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My feral rehab

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    My feral rehab

    This is Miss Louise, she is the feral rehab that was brought to me in February of 2018 fully feral, she was vetted and I was fostering her for a rescue while we waited for a barn opening. She really loved her food and fell in love with her feeder, me. So I decided to take her on so she could at least be adopted by someone who understood shy kitties. When the other three went to their barn after about 6 weeks, she stayed with me. I began to get anxiety over the thought of building her trust and then sending her to live with someone else and probably having to start all over again. Soooo after about a year and a half, I decided I just couldn't do it to her. so she has stayed with us. Every week she does something that surprises me. This patting of my face is brand new, I think it is absolutely adorable, too bad she has murder claws.LOL. Maybe someday I will be able to trim her nails.

    #2
    Oh. oh, oh, how SWEET. Bless your big heart for being so good to a feral cat.

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      #3
      ((((((Chris)))))) ~

      How fortunate is Miss Louise to have you as her Mama! In time, she will show you more affection, as she gets used to being in your care.

      In the 1980s, a mama and her 3 kittens wandered into my yard. The kittens warmed up to me, but mama was cautious. I fed them outside, and that began a cascade of feral kittens delivered to my yard over a few years. Some disappeared, probably captured by a coyote or hawk. I was able to trap the kittens and take them to a local private, nonprofit shelter, where they would be placed for adoption. I always made a financial donation, as well donated food.

      The initial 3 kittens remained in my care, until the two males disappeared. The female kitten remained, living in our backyard, where she was the Queen for 17 years. As she was fading, one of the males reappeared. After 17 years? Jim and I were astonished. He stayed until she passed, then left. I can only imagine that he was living with another caring family all of that time, and somehow he knew that she was ill.

      Our cocker spaniel was a stray, who like the cats, were abandoned in our neighboring park, like they were disposable. She wandered into our garage, as Jim was backing in the van. I shouted for him to stop. He got out, and we looked at her, and her eyes said, "Hi, I'm your dog."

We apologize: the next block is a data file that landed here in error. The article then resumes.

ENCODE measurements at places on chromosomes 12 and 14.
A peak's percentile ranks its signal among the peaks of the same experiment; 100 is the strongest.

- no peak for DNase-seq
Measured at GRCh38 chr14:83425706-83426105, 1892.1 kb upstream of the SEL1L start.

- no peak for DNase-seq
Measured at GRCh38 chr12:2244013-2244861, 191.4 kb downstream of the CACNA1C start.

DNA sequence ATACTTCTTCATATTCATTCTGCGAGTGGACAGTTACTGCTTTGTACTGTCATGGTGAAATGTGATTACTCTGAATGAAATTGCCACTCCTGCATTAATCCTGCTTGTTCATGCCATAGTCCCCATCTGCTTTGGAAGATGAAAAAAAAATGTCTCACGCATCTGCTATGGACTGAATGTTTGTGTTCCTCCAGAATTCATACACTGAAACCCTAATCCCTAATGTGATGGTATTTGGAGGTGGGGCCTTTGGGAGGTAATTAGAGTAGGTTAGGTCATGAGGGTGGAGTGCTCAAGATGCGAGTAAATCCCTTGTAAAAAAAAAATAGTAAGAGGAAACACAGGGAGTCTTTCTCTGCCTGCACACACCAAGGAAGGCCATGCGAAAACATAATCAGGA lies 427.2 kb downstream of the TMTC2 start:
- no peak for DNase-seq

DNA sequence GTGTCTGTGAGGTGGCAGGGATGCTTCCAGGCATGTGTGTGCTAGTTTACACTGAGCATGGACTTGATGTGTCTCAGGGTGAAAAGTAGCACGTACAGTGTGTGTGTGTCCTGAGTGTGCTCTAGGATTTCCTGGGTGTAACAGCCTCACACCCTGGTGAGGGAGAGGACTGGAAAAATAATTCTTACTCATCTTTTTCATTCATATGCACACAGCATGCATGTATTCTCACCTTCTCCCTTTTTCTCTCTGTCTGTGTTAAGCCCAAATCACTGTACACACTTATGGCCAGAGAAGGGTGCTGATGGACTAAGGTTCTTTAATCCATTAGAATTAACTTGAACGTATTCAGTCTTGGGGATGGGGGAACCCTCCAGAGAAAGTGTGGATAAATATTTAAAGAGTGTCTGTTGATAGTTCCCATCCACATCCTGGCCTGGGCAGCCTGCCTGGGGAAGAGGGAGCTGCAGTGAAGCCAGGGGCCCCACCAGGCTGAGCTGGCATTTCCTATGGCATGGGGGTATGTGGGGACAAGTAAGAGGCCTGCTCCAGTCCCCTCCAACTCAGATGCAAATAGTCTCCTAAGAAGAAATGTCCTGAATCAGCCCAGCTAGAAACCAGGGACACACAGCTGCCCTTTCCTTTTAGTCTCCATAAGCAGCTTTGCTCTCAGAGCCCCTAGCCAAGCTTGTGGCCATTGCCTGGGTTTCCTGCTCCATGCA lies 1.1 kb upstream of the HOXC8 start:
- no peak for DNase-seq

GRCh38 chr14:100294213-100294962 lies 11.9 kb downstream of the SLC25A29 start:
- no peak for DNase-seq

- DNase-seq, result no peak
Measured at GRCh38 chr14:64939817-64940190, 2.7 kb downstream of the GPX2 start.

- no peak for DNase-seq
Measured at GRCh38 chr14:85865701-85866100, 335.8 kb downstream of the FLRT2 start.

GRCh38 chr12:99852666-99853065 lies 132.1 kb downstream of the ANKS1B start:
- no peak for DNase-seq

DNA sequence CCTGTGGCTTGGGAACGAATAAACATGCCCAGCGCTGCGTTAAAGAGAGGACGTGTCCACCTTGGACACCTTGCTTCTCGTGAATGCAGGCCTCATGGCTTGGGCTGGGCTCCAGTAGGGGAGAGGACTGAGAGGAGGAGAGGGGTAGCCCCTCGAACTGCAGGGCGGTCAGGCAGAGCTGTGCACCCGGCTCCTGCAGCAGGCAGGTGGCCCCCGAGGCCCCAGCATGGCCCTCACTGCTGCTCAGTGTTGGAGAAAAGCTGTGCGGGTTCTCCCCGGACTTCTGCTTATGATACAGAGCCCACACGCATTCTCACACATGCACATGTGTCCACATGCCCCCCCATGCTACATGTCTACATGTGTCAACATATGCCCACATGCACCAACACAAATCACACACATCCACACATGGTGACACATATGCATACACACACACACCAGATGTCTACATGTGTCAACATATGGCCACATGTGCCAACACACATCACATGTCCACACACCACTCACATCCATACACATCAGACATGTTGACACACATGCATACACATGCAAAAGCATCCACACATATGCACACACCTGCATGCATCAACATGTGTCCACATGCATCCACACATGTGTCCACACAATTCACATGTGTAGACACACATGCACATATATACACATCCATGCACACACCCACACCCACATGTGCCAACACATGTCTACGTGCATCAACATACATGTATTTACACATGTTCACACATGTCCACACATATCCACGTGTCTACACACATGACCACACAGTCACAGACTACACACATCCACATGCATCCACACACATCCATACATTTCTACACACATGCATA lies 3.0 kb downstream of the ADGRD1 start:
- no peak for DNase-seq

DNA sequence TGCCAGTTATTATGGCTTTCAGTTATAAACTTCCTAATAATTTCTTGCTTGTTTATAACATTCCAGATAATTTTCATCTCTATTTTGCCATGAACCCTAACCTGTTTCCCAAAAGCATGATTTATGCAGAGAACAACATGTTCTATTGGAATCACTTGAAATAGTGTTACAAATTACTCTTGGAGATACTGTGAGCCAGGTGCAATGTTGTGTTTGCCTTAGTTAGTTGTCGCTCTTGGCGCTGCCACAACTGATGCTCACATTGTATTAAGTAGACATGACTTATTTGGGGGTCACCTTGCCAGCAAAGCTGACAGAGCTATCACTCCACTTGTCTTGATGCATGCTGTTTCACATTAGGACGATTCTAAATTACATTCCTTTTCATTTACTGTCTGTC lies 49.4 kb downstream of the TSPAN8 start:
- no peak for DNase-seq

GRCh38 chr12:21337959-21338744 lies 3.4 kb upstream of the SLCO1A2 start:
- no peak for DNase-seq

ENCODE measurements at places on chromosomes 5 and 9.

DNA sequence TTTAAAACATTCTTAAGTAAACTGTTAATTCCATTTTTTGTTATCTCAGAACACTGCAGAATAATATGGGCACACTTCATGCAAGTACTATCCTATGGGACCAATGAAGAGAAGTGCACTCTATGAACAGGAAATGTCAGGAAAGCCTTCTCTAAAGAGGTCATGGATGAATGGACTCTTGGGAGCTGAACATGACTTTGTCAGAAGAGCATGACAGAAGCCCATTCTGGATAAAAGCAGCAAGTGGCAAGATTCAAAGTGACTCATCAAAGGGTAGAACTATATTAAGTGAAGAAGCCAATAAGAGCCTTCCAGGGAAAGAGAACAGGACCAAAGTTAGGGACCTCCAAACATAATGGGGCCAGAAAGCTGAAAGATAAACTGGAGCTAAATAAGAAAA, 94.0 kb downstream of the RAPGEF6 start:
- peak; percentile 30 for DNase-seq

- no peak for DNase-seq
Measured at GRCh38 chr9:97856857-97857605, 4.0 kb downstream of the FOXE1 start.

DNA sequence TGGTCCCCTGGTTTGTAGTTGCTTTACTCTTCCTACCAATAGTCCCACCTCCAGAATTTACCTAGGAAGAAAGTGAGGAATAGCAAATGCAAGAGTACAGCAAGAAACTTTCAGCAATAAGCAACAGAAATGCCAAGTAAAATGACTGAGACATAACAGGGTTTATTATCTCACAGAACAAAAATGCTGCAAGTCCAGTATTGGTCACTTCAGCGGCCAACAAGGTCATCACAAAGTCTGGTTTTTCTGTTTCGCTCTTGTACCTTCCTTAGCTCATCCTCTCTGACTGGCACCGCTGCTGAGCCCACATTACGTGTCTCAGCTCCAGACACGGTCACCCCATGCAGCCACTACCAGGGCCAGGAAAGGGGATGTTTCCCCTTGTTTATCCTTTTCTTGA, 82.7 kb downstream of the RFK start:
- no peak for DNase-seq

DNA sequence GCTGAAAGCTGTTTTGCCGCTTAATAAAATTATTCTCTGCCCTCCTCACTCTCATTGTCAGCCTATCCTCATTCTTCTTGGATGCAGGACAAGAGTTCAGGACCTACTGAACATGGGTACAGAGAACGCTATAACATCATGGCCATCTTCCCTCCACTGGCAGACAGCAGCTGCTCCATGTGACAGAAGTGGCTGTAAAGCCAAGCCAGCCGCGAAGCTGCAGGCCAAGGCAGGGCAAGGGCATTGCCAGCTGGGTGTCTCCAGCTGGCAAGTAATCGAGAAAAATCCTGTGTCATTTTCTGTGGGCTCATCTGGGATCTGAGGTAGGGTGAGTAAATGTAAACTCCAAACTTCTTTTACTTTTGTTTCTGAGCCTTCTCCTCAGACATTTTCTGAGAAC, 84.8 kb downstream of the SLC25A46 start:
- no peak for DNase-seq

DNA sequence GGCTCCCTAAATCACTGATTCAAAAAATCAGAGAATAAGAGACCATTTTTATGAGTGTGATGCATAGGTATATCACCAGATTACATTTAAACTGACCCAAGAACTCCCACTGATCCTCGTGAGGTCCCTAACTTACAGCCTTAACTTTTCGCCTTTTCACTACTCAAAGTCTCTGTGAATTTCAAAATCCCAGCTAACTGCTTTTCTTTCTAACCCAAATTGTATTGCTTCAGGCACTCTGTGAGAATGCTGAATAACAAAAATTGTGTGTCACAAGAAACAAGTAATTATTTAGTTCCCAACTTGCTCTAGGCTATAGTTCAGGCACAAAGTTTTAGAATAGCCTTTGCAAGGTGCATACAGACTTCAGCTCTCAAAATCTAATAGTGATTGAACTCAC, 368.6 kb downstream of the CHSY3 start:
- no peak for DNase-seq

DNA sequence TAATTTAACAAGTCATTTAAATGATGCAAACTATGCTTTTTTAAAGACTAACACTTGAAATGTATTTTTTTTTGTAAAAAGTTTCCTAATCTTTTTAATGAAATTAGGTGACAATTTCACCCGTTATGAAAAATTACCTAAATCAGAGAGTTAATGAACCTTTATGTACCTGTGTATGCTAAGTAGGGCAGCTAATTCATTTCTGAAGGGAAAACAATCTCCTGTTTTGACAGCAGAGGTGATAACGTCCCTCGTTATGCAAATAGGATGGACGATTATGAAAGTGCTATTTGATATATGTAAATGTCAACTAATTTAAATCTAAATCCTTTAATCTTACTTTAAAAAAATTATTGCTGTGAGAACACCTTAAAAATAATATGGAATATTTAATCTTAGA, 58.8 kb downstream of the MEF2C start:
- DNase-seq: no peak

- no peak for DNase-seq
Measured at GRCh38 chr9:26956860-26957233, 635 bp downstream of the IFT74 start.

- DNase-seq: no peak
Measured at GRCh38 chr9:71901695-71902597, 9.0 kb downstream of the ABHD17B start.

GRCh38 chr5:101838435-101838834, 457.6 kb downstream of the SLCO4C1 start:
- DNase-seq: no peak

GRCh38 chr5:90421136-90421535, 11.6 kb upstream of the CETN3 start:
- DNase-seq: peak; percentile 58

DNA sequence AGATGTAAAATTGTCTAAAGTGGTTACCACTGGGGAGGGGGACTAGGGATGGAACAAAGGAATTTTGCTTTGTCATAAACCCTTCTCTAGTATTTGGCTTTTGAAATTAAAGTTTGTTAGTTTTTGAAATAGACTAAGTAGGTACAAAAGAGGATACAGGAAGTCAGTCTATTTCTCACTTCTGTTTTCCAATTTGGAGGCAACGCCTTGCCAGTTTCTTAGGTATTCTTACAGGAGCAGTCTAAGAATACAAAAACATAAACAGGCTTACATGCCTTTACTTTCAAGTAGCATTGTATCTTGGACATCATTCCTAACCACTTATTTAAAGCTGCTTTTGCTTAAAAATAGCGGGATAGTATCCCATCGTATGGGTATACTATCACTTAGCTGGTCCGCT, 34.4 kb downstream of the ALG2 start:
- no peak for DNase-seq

With patience, Jim trained our cat and dog to become friends. And they did.

      Our dog had clearly been rejected by other neighbors, but she came to the right home when she walked into our garage. She had seizures. Fortunately for her, we knew all about seizures. She brought joy into our world for 11 years.

      Every animal deserves love, care, a safe home, and a good life. Thank you, Chris, for giving this to so many of your foster and adopted kittens. Therapy is mutual with animals. Love is Love.

      Love & Light,

      ❤️❤️❤️❤️

      Rose
      Mom to Jon, 49, & Michael, 32, born with an undiagnosed progressive neuromuscular disease. Angel Michael received his wings in 2003. Angel Jon received his wings in 2019. In 2020, Jim, their Dad, joined them.

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        #4
        That's really remarkable success there. I've heard that it's next to impossible for a feral cat to warm up to any human being but you've managed.

        As for the claws, trimming them isn't so hard. If you haven't ever done it, there are videos demonstrating the technique--but you do need the special claw clippers but they don't cost much. Or maybe you knew all this but just hesitate to try trimming this cat's claws because of her special history. I found that getting the cat when it's asleep and doing just a couple of claws each time worked well with cats who were inclined to get unpleasant. And placing the cat in a drawstring bag with just its head sticking out was a way to keep from getting clawed.
        SPMS diagnosed 1980. Avonex 2001-2004. Copaxone 2006-2009. Glatiramer acetate since December 2020.

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          #5
          Rose what a beautiful story about your kitties. And 17 years, that's amazing. Aren't they just so incredible? Sometimes one of them will grace me with a particular show of love and it just makes me feel closer to God and I always thank Him for the opportunity to be his servant in such a way. What luck that pooch had that day finding you guys.